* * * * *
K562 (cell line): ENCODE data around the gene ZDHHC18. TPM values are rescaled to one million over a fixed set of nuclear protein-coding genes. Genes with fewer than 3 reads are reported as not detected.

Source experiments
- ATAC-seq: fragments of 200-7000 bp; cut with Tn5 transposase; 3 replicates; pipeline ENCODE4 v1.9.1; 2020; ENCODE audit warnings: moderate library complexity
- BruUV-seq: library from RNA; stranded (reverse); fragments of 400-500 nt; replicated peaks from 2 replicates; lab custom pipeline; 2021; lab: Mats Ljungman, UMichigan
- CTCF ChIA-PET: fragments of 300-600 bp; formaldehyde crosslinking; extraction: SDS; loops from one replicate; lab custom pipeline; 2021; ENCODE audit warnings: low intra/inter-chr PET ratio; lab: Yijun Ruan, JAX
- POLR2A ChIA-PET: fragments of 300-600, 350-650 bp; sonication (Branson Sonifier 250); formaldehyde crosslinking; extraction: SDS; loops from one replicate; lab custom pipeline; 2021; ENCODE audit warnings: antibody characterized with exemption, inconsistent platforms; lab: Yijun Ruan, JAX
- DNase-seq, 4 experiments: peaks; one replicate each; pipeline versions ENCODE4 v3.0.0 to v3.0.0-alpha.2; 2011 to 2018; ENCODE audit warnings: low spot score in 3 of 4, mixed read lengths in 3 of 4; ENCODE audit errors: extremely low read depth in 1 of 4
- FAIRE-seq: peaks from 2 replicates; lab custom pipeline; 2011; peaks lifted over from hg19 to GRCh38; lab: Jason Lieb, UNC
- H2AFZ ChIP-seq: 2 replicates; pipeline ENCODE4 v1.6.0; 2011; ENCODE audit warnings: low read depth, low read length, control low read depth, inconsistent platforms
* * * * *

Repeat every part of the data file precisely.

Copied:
K562 (cell line): ENCODE data around the gene ZDHHC18. TPM values are rescaled to one million over a fixed set of nuclear protein-coding genes. Genes with fewer than 3 reads are reported as not detected.

Source experiments
- ATAC-seq: fragments of 200-7000 bp; cut with Tn5 transposase; 3 replicates; pipeline ENCODE4 v1.9.1; 2020; ENCODE audit warnings: moderate library complexity
- BruUV-seq: library from RNA; stranded (reverse); fragments of 400-500 nt; replicated peaks from 2 replicates; lab custom pipeline; 2021; lab: Mats Ljungman, UMichigan
- CTCF ChIA-PET: fragments of 300-600 bp; formaldehyde crosslinking; extraction: SDS; loops from one replicate; lab custom pipeline; 2021; ENCODE audit warnings: low intra/inter-chr PET ratio; lab: Yijun Ruan, JAX
- POLR2A ChIA-PET: fragments of 300-600, 350-650 bp; sonication (Branson Sonifier 250); formaldehyde crosslinking; extraction: SDS; loops from one replicate; lab custom pipeline; 2021; ENCODE audit warnings: antibody characterized with exemption, inconsistent platforms; lab: Yijun Ruan, JAX
- DNase-seq, 4 experiments: peaks; one replicate each; pipeline versions ENCODE4 v3.0.0 to v3.0.0-alpha.2; 2011 to 2018; ENCODE audit warnings: low spot score in 3 of 4, mixed read lengths in 3 of 4; ENCODE audit errors: extremely low read depth in 1 of 4
- FAIRE-seq: peaks from 2 replicates; lab custom pipeline; 2011; peaks lifted over from hg19 to GRCh38; lab: Jason Lieb, UNC
- H2AFZ ChIP-seq: 2 replicates; pipeline ENCODE4 v1.6.0; 2011; ENCODE audit warnings: low read depth, low read length, control low read depth, inconsistent platforms